Xorg packaging

JM Ibanez jm at orangeandbronze.com
Thu Mar 29 07:34:48 PDT 2007

Kai-Uwe Behrmann <ku.b at gmx.de> writes:

> Modularisation may have great advantage, no doubt.  As a form for
> distribution it is not good. There is simply no need to install only a
> subset of xorg. The project has one single license. And technically it
> makes a minimal difference to install completely or in single pices,
> if xorg will run the usual way. Or would you install plain vim or
> OpenOffice and install the config files and filters on demand?

If I may chime in with my 2 cents:

The X server is a whole different creature from OpenOffice.org or
vim. Yes, both OpenOffice.org and vim are modular, in that one can plug
in functionality etc.

However, the Xorg distribution is actually several different parts (and
I can see the rationale of it):

   * The actual X server (installed as /usr/bin/Xorg), with its related
     config files

   * The standard X client utilities (xdm, xrandr, xmodmap, xev, xterm,

   * Various drivers (input, video, etc.)

   * The X11 protocol libraries and extensions

Now, considering that you can have two possible use cases:

   * Say I want to be able to install a thin client, wherein my machine
     will act only as a display, and I will run all my applications from
     a remote machine, with the applications displaying via the X11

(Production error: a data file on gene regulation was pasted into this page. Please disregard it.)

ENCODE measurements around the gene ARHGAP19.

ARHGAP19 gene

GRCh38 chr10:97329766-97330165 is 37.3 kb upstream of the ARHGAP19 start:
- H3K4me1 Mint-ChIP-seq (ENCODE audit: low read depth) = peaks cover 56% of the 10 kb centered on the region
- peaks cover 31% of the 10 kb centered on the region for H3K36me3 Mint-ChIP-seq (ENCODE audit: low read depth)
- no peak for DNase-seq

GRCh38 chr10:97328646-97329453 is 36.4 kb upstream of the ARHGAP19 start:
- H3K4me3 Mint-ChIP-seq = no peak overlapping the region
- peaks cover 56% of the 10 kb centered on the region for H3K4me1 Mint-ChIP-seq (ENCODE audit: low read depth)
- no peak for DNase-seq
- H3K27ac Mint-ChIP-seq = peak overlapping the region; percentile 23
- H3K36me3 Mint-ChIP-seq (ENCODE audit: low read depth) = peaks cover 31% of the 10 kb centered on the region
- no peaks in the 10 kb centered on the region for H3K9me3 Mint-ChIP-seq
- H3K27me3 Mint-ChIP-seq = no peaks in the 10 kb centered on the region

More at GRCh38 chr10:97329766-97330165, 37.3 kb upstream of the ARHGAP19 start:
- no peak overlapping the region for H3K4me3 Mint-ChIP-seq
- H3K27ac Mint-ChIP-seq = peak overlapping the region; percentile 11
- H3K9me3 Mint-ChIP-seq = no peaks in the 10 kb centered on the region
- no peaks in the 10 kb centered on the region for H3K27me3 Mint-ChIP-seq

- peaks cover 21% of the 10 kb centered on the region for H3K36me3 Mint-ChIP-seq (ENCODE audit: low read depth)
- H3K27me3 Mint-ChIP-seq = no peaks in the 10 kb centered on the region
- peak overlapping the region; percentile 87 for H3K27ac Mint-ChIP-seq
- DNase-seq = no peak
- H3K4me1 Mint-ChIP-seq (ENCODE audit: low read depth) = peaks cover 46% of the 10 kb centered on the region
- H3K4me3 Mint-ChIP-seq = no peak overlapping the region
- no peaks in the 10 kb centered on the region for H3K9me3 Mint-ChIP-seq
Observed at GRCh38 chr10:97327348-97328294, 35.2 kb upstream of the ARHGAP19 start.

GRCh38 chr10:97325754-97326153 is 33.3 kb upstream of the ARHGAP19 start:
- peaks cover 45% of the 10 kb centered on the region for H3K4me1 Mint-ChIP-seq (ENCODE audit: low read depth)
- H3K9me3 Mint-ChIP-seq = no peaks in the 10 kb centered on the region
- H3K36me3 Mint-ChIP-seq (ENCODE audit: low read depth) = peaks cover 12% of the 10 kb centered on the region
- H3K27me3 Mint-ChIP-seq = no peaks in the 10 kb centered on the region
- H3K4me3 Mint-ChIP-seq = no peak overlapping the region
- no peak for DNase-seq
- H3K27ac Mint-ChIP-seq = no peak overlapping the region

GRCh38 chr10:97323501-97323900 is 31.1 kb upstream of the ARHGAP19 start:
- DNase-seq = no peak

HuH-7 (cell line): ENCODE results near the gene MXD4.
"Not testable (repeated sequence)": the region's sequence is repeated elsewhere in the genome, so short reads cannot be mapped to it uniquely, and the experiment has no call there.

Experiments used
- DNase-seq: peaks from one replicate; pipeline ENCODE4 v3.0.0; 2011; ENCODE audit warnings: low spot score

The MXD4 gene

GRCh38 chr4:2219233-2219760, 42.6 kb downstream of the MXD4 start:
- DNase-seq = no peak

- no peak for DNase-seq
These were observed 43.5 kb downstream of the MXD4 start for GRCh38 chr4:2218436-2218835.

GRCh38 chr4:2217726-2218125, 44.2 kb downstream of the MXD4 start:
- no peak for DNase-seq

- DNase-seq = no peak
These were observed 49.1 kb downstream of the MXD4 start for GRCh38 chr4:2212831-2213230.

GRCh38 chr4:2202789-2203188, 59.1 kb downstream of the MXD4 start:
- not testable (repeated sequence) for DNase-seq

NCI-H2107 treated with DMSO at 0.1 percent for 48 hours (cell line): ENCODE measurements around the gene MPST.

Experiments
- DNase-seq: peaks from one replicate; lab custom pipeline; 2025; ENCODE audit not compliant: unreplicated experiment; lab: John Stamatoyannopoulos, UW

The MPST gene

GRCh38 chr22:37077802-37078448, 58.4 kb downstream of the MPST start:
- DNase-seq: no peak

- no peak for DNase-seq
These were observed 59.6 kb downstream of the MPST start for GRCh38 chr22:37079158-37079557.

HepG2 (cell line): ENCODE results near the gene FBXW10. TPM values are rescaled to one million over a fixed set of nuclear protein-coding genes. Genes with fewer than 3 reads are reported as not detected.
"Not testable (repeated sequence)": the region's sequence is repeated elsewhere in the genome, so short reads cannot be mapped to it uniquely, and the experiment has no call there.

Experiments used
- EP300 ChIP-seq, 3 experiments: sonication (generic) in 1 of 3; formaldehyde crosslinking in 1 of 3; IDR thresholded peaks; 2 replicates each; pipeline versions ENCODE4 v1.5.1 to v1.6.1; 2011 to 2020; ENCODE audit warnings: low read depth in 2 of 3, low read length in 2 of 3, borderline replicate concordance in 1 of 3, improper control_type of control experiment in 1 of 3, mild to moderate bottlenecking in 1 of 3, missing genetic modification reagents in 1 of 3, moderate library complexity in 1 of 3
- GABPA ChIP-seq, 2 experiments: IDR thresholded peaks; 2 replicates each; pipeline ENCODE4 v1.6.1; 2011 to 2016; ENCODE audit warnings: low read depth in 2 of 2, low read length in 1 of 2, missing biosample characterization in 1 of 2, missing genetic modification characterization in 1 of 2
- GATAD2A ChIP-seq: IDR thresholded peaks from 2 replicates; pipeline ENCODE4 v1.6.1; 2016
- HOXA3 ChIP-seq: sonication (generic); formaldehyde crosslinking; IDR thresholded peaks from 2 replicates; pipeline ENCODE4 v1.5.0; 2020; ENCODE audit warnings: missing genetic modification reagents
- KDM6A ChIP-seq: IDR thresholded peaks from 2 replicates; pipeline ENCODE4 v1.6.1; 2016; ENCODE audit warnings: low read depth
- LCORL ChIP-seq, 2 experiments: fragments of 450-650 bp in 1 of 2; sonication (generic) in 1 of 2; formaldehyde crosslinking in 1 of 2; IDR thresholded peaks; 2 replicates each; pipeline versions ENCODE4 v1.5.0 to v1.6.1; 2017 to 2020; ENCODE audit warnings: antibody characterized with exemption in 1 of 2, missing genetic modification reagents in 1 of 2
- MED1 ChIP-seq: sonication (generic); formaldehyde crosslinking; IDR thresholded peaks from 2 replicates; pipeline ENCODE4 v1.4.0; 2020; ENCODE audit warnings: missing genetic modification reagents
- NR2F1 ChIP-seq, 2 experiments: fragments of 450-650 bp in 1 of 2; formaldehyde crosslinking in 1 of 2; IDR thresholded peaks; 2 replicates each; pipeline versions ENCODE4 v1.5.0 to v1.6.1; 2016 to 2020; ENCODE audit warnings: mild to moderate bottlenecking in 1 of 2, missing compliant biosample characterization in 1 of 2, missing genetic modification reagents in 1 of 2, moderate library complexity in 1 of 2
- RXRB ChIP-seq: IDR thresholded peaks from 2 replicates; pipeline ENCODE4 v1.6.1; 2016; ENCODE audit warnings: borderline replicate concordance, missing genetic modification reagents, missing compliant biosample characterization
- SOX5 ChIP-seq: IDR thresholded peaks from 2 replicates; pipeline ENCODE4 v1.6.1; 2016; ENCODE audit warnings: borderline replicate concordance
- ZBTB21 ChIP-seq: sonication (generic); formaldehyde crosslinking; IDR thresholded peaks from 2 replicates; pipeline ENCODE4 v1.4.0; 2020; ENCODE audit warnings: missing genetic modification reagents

protocol. So, I'll only be needing the X server *and* the various
     drivers for my hardware;

   * Alternatively, say I'm setting up the other end of the setup for
     the case above: I need to fill a fast machine with the X clients
     and what-not, and don't need an actual X server to drive any
     display, since the machine is headless;

   * A third case would be the common case -- the standard desktop

   * Another case would be a developer on an embedded system, wherein he
     only needs the X libraries.

In all the cases, I can see no reason for packaging the whole mess as a
monolithic block of software -- the tradeoffs are just not worth it,
even if the common case is the third one, the standard desktop.

Consider security updates:

If I were a distro maintainer, would I want to have my servers bandwidth
loaded whenever I distribute a security update to, say, just the X
server (not touching the X11 protocol libraries nor the clients) --
because I'm packaging the whole X server as one package?

In the same way, you cite OpenOffice -- nowadays, OpenOffice (at least
in Ubuntu, not sure in Debian) is broken up into several packages, so as
to alleviate the need to install *everything* or update *everything* for
just an updated to one component.


JM Ibanez
Senior Software Engineer
Orange & Bronze Software Labs, Ltd. Co.

jm at orangeandbronze.com

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